Freshman Direct Admission
Everyone interested in Informatics deserves to join our community. However, until the school grows large enough to meet demand, Informatics is a capacity constrained major. The best way to join our community is Direct Admission, which gives high school students with a strong interest in studying Informatics the chance to apply to the iSchool while filling out their UW application. By simply selecting “Informatics” as your first-choice major on your UW application, you will automatically be considered for Direct Admission.
Nov. 15 is the application deadline for freshmen to the UW — this includes Running Start students. Check UW Office of Admissions’ website for details. Note that for Direct Admission, we only consider applicants for autumn admission.
The best high school preparation for pursuing Informatics is to take advanced high school classes (Honors, AP, IB, etc.) in English, math and science. It is not a requirement to have had computer programming courses in high school, or computer-related work experience, to gain admission to our program. However, courses such as AP Computer Science Principles and AP Computer Science A are good preparation for some of the programming courses required by the degree, and may give you a sense of some of the topics in data, design, development and society that our degree teaches.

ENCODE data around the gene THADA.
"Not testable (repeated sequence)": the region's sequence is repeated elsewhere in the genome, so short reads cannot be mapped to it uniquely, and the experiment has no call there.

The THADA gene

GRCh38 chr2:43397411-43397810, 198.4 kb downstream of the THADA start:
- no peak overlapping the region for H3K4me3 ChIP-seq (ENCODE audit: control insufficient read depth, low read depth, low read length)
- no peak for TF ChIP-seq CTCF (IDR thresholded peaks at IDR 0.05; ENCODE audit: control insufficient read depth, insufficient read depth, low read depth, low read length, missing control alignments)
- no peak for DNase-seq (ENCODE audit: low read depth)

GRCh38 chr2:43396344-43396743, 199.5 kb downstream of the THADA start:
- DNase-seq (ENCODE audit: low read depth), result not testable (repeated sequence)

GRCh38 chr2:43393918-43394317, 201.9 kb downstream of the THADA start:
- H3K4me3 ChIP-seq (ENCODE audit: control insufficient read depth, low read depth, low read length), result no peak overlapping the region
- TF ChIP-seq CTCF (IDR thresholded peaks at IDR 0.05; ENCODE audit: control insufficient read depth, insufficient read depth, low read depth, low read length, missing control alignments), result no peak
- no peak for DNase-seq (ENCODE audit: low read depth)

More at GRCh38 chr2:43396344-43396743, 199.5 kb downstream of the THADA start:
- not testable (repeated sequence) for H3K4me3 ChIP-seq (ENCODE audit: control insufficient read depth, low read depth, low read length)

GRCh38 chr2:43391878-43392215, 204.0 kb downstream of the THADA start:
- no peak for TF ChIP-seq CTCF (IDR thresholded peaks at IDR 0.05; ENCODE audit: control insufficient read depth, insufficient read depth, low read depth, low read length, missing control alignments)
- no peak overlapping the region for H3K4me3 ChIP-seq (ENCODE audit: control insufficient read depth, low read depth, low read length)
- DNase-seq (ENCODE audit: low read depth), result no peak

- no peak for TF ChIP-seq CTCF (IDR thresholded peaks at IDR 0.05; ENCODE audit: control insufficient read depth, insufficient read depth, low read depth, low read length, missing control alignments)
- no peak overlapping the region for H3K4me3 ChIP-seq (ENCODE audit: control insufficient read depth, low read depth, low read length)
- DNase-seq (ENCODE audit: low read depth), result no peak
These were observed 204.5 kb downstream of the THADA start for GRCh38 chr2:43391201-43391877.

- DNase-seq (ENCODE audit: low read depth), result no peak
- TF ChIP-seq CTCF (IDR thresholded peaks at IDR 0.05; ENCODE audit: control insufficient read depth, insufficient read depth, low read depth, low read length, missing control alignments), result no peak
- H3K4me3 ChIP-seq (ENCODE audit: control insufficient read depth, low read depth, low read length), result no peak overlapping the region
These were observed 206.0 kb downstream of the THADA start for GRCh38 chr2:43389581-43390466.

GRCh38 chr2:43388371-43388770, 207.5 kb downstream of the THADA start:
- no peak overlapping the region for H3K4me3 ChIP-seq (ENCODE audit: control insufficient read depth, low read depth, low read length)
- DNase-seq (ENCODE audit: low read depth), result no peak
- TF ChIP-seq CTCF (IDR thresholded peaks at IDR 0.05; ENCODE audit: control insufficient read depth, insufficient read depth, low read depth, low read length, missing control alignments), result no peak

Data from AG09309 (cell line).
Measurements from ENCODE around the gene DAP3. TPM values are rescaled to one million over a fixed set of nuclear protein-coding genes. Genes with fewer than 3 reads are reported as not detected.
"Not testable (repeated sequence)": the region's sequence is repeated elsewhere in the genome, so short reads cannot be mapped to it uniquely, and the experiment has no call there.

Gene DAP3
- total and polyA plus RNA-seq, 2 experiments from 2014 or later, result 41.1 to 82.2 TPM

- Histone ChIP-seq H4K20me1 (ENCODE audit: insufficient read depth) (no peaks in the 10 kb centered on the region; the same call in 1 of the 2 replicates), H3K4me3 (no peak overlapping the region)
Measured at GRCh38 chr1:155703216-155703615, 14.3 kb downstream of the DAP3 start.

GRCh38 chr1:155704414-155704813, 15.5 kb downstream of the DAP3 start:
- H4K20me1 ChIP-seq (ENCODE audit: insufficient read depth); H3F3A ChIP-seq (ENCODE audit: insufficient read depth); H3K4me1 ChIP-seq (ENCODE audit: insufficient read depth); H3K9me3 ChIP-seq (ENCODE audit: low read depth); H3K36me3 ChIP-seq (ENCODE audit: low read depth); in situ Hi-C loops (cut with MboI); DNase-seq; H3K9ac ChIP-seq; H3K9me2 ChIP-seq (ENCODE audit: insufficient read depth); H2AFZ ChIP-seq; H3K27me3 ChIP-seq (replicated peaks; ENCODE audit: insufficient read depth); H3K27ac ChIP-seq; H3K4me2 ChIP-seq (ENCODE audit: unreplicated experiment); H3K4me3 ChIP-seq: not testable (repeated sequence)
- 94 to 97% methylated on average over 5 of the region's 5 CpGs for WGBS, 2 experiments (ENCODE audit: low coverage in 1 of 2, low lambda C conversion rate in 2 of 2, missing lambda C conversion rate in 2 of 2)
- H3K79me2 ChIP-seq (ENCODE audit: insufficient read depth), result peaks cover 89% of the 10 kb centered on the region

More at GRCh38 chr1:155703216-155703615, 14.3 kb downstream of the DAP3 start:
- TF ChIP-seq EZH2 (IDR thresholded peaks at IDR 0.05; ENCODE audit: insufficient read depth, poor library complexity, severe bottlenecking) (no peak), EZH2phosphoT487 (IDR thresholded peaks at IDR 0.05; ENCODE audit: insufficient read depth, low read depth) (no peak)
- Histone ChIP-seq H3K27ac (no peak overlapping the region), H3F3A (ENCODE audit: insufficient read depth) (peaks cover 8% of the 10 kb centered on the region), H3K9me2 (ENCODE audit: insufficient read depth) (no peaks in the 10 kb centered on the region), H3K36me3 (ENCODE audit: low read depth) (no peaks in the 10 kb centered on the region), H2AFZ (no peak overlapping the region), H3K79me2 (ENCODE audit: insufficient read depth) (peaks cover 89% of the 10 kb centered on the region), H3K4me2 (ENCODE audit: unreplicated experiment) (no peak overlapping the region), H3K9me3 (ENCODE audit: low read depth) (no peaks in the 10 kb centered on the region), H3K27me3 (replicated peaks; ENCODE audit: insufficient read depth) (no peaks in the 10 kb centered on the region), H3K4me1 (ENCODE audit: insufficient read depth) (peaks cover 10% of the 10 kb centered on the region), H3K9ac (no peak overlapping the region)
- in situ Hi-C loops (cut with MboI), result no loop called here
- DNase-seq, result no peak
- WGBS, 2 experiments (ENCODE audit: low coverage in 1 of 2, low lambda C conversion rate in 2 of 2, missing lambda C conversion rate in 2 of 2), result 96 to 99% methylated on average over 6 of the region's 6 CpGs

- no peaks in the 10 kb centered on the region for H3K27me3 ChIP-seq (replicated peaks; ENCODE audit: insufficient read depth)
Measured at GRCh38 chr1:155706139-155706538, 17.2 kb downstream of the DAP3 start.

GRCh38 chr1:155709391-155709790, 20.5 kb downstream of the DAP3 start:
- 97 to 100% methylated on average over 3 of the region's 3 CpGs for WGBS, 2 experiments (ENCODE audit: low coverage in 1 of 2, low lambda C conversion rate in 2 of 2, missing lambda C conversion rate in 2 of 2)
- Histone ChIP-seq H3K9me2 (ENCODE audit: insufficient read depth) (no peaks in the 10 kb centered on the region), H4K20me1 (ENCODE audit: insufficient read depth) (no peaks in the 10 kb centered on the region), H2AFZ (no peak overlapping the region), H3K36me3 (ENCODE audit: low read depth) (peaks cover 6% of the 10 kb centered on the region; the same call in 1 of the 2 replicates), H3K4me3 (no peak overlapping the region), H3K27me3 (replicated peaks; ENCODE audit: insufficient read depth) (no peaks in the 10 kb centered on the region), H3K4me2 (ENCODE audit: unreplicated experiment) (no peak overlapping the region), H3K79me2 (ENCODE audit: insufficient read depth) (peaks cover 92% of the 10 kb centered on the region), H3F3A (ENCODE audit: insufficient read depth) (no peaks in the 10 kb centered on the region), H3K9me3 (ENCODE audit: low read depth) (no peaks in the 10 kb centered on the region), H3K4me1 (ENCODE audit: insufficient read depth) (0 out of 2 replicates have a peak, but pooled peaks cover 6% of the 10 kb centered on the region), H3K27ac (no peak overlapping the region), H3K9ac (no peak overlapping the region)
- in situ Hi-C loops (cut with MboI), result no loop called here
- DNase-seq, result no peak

How to apply
All freshman applicants who meet UW admissions criteria and who list Informatics as their first-choice major on their application will be automatically considered for freshman direct admission. The UW Office of Admissions will offer freshman direct admission based on a holistic review that includes established criteria and selection guidelines developed in partnership with the Informatics program.
See the UW Admissions website for more information about general admission requirements and how to apply to the UW.
|Nov. 15||Freshman application deadline for the UW.|
|Late March / Early April||Admitted students will receive an email indicating their admission to the program.|